The Galaxy M30 has what is the only Super AMOLED display in the lineup - even looking up the ladder (because, well, 40>30), the M40 has an IPS panel. It's also the largest panel in the M-series at 6.4 inches in diagonal, though it's barely a difference against the M20 and M40's 6.3 inches and the M10's 6.22. It's got a FullHD+ resolution, or 2340x1080px in a 19.5:9 aspect ratio, for a pixel density of 403ppi.
In our brightness testing, the M30 posted fairly typical Super AMOLED numbers. Operating the slider manually, we got 437nits which got a healthy boost to 641nits in auto under bright light. Since there's no ambient light sensor per se, we gather the M30 uses its front facing camera for the purposes of judging ambient light conditions. Sunlight legibility is very good, but only if you make sure to wipe the smudges off the screen, which otherwise get in the way.
|Display test||100% brightness|
|Black, cd/m2||White, cd/m2|
Unlike Samsung's latest flagships, which adopt a Vivid/Neutral selection of display color modes, the M40 still has the previous implementation with Adaptive, AMOLED Cinema, AMOLED Photo, and Basic modes. The out-of-the-box Adaptive mode returned an average deltaE of 2.8 and a maximum of 8.9 when examining color swatches against DCI-P3 targets. It's the Cinema preset that's meant to cater to P3 content and we got the same respectable average deltaE of 2.8, but a lower maximum of 5.2. The Photo mode is tuned for AdobeRGB reproduction (average deltaE 2.9, max 4.9), while the Basic preset gets you accurate sRGB representation (average deltaE 1.7, max 2.8).
It's worth noting than in all the dedicated modes the whites remain very accurate with a deltaE below 2, which is quite remarkable. Even Adaptive had a more than decent white reproduction with a deltaE of around 3.
The Galaxy M30 relies on the same 5,000mAh battery as the M20 and that's a lot of battery. The M20 was quite the marathon runner and with the generally more efficient Super AMOLED display of the M30, we expected even better results. Which is what we got.
The Galaxy M30 lasted 15 full hours on our web browsing script vs. the M20's already pretty good 13:20h. More impressive was the nearly 19-hour result of the M30 when looping our test video - OLEDs do tend to ace that test. We clocked about the same 32 hours of voice calls and the standby draw was largely similar too.
Feeding these numbers into our formula we got an Endurance rating of 119 hours for the Galaxy M30.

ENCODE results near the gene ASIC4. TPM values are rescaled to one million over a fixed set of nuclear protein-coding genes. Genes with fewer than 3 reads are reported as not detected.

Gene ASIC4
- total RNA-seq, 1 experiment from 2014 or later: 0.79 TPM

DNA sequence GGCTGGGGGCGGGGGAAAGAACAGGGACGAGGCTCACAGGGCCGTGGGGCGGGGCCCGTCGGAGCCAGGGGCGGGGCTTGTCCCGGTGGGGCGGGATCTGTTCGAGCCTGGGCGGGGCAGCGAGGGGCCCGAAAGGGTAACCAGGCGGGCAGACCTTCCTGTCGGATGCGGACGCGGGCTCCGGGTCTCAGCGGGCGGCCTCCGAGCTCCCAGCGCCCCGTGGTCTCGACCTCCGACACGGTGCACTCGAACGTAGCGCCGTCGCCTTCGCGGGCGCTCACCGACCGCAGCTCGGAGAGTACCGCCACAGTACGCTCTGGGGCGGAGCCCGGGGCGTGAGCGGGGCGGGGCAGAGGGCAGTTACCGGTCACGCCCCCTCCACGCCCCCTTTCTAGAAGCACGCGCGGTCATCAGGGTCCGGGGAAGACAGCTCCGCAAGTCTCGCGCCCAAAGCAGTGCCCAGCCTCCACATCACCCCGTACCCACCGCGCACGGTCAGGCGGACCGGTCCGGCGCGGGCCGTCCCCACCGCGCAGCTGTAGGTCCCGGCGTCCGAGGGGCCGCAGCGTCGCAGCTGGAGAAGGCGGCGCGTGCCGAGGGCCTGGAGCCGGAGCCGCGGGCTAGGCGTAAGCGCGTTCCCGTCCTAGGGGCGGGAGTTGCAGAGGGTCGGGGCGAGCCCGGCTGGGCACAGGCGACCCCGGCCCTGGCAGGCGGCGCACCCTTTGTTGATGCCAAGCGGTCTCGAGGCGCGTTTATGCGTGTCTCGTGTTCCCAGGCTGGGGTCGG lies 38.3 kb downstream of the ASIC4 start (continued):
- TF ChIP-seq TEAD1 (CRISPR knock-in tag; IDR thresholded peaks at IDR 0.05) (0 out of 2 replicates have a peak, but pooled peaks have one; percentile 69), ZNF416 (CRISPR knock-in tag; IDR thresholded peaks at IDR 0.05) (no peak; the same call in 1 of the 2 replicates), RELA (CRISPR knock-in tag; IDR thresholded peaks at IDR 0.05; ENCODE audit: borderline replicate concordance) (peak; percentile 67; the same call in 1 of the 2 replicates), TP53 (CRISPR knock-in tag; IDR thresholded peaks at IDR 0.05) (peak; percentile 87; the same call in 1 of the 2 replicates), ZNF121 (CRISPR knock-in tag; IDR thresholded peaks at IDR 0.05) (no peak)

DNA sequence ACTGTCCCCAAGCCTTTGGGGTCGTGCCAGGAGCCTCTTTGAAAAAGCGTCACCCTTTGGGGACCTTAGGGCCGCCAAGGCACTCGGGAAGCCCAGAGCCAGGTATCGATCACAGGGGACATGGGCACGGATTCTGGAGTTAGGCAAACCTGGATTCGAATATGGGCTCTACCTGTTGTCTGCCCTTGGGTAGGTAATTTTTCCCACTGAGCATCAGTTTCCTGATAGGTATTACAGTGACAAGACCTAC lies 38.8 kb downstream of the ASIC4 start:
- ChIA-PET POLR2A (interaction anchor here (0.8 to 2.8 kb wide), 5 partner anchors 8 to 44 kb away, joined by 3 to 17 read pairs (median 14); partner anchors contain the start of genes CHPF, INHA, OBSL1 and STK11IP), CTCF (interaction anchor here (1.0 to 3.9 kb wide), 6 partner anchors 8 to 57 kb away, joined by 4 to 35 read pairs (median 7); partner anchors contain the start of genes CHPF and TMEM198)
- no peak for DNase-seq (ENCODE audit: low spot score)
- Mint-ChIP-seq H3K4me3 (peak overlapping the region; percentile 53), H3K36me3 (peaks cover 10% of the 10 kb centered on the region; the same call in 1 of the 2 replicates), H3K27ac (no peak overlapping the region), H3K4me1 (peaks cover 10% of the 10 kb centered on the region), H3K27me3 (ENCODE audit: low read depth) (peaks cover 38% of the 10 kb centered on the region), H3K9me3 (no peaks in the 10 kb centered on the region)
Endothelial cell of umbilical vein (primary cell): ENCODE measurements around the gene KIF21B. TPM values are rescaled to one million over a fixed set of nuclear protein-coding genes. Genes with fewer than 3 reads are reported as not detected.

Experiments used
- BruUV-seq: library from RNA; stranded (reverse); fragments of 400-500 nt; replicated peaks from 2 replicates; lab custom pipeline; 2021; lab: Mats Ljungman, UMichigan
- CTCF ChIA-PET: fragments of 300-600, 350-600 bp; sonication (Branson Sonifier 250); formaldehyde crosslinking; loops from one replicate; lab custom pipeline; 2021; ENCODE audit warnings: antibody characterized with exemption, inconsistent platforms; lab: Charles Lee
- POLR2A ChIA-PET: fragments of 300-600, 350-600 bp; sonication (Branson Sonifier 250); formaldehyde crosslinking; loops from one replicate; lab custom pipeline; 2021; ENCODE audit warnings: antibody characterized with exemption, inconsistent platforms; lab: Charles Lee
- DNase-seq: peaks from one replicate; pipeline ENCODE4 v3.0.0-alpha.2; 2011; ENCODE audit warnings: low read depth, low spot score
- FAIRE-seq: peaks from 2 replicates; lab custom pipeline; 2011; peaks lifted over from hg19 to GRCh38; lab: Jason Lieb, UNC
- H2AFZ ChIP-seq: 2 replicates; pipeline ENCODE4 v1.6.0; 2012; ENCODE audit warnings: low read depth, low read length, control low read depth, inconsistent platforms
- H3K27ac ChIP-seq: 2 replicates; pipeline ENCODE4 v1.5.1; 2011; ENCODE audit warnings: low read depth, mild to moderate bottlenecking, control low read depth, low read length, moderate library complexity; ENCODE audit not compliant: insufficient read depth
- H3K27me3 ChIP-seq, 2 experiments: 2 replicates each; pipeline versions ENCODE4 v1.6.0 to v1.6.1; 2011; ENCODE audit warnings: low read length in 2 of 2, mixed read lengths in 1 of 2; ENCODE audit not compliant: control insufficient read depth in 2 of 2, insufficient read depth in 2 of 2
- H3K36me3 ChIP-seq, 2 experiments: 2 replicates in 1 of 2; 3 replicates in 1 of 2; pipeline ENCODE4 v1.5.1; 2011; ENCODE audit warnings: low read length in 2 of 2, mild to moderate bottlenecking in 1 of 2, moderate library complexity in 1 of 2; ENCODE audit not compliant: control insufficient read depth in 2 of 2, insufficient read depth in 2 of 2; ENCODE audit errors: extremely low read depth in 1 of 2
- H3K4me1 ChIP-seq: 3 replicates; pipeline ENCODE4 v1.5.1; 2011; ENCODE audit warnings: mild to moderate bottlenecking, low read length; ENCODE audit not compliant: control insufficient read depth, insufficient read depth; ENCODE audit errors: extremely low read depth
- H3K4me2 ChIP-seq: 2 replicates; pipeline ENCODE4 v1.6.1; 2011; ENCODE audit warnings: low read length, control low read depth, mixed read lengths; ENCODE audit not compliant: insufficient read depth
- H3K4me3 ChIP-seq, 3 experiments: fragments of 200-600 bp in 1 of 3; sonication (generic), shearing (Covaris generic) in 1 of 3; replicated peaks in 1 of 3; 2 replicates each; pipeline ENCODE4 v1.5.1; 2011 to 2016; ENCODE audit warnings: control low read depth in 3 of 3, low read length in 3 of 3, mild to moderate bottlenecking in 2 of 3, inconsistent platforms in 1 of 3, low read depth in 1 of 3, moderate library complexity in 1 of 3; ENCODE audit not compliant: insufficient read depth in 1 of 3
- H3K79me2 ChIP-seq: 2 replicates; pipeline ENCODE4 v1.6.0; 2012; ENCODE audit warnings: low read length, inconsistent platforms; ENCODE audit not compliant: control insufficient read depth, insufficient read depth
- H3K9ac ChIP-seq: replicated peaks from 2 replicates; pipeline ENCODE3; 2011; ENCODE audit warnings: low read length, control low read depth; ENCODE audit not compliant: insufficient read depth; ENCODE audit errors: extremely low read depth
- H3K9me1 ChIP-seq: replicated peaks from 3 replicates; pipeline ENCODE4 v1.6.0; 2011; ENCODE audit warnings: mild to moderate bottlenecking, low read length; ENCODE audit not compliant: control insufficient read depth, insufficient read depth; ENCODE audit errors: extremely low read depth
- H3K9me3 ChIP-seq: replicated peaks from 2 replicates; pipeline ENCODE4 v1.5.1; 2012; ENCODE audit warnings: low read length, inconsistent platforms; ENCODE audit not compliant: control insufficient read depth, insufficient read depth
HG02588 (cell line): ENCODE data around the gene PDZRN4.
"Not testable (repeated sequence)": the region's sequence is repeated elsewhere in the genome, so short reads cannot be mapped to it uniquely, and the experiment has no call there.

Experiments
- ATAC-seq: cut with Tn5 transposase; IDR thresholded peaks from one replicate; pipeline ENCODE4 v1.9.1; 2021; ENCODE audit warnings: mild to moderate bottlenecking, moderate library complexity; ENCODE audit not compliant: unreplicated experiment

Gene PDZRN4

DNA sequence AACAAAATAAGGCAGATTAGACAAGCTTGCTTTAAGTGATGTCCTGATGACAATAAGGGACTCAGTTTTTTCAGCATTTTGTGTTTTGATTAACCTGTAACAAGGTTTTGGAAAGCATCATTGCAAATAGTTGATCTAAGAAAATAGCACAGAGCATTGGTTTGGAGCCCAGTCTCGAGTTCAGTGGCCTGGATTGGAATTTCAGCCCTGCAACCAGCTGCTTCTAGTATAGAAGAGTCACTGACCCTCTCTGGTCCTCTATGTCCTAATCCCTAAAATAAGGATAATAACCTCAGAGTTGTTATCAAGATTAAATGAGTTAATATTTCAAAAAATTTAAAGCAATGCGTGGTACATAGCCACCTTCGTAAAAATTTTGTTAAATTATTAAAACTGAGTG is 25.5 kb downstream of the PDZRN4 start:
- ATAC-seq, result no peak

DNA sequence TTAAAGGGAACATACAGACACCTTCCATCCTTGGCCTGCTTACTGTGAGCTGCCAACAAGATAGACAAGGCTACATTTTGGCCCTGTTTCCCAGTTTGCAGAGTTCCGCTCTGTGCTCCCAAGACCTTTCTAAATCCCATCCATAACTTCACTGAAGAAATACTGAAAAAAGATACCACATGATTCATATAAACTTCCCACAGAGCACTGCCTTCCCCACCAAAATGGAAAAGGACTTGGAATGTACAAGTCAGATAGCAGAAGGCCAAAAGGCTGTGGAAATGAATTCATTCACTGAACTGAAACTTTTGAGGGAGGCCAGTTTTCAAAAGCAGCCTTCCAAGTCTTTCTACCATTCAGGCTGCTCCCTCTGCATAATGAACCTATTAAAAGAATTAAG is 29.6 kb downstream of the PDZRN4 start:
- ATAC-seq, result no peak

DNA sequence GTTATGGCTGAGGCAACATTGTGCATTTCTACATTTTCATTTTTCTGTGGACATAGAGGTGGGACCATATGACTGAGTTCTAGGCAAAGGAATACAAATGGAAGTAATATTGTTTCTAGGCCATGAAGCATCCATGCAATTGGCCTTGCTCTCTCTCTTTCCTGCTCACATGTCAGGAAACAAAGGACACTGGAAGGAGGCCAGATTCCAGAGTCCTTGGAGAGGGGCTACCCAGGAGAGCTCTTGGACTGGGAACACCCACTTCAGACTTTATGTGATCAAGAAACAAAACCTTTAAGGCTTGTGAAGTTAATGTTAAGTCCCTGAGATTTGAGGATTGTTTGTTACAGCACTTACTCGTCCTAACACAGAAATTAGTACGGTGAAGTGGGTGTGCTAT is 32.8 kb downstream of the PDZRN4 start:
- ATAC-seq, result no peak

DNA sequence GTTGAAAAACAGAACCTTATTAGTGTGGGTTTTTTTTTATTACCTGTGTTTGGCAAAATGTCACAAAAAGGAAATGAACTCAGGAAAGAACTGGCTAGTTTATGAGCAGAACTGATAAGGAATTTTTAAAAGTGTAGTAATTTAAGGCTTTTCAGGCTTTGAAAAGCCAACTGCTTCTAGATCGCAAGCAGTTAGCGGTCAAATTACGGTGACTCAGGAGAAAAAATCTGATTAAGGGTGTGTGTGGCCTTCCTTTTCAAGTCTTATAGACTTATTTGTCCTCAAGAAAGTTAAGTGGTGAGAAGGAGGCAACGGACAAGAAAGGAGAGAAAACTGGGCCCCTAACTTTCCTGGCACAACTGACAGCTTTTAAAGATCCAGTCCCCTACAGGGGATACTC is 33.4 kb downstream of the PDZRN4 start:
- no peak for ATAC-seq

Our battery tests were automated thanks to SmartViser, using its viSerDevice app. The endurance rating above denotes how long a single battery charge will last you if you use the Samsung Galaxy A80 for an hour each of telephony, web browsing, and video playback daily. We've established this usage pattern so that our battery results are comparable across devices in the most common day-to-day tasks. The battery testing procedure is described in detail in case you're interested in the nitty-gritty. You can check out our complete battery test table, where you can see how all of the smartphones we've tested will compare under your own typical use.
The Galaxy M30 gets fully charged in 2:24h from flat, with some 24% at the half-hour mark. Oddly, the M20 required just 2 hours when we tested it with the same adaptor. Looking at the M30's charts, we saw that the charging speed tapers off past the 90% mark, while there was no such thing on the M20. Oh well, 2:24 for a 5,000mAh battery is still pretty decent.
The Galaxy M30 has a single down-firing loudspeaker on the bottom, just like the M20. These Ms are a relatively quiet bunch, with both the M30 and M20 placing in the 'Average' category in our three-pronged test. Sound quality is decent, as in there is no distortion at full volume, but then it's not very high volume, and there's little boom in the low register.
|Speakerphone test||Voice, dB||Ringing ||Overall score|
The Samsung Galaxy M30 did well in the active external amplifier part of our test, posting scores as good as we've come to expect from smartphones these days and maintaining above average loudness.
The volume remained good for the class with headphones, but the output lost some of its accuracy. A bit of intermodulation distortion and a slight nervousness to the frequency response appeared along with an average sized hike in stereo crosstalk. A competent performance by all means, but not one to earn the Galaxy M30 a lot of extra points.
|Test||Frequency response||Noise level||Dynamic range||THD||IMD + Noise||Stereo crosstalk|
You can learn more about the tested parameters and the whole testing process here.